Objective: This study aims to investigate the association between modes of transportationation to work and dyslipidemia.
Methods: During a period between January and February of 2006, telephone interviews were made to 2,506 randomly selected the urban residents, aged 18 years or older in the eight districts of Beijing using a multiple stratified random sampling. In the selected individuals, 1,024 (40.86%) workforce were subsequently tested for bio-markers, i.e., total cholesterol (TC), triglyceride (TG), high-density lipoprotein (HDL-C), and low-density lipoprotein (LDL-C). Multiple logistic regression modeling adjusted for potential confounders.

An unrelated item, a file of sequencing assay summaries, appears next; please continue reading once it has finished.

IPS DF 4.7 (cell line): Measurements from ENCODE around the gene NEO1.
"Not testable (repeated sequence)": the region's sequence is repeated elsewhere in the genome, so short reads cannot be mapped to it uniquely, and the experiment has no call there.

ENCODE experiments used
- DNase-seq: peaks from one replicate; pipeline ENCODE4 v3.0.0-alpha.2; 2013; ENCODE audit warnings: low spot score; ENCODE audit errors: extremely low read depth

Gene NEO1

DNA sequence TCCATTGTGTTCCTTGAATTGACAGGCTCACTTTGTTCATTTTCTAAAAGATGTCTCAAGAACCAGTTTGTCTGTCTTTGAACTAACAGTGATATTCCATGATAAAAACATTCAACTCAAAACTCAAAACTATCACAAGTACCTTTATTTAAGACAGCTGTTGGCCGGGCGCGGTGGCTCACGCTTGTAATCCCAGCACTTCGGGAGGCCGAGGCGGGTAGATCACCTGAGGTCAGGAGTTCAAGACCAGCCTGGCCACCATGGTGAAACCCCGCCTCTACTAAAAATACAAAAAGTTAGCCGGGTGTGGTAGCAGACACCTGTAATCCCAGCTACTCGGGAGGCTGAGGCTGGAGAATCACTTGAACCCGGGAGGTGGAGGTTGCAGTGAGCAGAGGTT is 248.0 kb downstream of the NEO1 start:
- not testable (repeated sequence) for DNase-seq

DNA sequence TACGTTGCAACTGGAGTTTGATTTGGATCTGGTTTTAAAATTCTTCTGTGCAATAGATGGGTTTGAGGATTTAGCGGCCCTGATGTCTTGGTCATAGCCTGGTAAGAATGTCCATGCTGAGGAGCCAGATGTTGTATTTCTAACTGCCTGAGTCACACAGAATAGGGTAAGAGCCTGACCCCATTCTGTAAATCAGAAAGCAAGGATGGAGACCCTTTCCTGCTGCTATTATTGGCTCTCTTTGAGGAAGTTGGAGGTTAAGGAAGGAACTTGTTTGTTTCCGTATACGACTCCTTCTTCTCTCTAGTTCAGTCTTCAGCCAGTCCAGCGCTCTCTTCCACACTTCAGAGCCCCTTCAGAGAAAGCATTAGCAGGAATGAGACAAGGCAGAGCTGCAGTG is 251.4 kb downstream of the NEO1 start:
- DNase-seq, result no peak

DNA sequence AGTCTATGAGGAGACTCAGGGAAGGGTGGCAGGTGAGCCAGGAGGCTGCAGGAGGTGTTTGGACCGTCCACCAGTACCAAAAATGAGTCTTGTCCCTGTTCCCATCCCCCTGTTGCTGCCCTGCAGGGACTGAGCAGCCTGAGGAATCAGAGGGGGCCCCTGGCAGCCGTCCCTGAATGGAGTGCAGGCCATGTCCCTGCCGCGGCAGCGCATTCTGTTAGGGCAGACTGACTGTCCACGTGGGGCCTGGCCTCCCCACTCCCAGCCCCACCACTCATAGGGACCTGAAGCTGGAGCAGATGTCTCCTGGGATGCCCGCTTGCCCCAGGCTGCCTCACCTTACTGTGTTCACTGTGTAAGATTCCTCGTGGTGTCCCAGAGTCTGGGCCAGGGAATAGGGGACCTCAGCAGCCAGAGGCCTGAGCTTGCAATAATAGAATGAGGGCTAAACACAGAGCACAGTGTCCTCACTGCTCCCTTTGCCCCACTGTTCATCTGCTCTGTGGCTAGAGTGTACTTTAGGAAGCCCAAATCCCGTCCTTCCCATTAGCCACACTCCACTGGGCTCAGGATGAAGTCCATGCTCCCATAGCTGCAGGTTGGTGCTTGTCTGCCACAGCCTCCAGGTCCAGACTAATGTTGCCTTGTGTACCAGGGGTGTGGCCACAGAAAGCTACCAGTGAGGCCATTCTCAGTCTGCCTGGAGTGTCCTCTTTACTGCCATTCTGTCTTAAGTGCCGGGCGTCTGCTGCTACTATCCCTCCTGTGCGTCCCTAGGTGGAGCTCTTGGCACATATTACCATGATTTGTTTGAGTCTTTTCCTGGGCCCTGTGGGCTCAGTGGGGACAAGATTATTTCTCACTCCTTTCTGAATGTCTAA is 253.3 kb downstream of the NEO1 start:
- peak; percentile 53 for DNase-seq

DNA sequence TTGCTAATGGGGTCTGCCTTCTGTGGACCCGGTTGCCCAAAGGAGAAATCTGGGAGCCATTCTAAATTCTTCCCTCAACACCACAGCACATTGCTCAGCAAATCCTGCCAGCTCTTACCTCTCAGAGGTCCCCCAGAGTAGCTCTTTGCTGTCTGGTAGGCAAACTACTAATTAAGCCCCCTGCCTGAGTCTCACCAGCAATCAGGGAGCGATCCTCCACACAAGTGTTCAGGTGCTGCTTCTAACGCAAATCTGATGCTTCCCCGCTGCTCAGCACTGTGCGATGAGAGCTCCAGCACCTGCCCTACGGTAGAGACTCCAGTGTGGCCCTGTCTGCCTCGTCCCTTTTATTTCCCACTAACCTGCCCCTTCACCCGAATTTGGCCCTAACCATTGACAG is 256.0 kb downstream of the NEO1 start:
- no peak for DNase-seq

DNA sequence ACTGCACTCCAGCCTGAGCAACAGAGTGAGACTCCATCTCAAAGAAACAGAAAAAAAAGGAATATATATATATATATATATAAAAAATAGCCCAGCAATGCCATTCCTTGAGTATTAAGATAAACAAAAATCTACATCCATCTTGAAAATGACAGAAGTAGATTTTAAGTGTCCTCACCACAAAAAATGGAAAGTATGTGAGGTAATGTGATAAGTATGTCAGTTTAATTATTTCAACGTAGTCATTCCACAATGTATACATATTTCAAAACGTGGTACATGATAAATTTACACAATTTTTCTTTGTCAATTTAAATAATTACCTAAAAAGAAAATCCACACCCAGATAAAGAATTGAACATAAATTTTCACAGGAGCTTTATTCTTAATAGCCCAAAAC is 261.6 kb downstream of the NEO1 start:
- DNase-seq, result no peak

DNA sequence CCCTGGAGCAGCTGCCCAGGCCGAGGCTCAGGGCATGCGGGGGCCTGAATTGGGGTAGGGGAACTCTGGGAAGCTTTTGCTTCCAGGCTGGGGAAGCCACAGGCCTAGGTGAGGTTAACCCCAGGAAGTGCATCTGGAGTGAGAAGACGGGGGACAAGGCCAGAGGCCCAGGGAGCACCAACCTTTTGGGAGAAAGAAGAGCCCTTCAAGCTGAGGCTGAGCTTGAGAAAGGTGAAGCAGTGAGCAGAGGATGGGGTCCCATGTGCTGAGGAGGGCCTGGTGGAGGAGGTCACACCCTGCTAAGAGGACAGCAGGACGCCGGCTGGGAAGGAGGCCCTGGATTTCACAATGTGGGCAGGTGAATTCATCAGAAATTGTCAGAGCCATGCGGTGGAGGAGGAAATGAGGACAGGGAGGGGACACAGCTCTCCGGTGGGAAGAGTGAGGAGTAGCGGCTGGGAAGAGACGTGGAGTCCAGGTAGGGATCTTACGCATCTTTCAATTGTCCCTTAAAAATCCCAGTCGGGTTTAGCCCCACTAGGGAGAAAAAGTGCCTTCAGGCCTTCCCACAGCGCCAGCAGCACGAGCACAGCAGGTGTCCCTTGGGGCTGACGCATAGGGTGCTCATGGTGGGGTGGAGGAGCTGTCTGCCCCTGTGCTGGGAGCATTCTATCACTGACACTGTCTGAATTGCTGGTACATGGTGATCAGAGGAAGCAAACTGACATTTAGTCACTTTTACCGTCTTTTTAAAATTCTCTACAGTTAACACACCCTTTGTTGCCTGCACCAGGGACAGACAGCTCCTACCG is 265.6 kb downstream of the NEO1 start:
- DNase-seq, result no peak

Results: The probability of dyslipidemia in the workers who go to work by bus, driving car or taking taxi is higher than that of the workers who walk to work, with PORs of 1.99 (95%CI: 1.33-2.97) and 2.21(95%CI: 1.28-3.84) respectively. Whereas there is no significant difference in the risk of suffering dyslipidemia when the workers who ride bicycles compared with those who walk to work (POR=1.22, 95%CI: 0.83-1.78).
Conclusions: Our findings indicate that modes of transportation to work are significantly associated with the prevalence of dyslipidemia. Prevention education should be emphasized among the higher risk people who usually go to work by car, bus or taxi.
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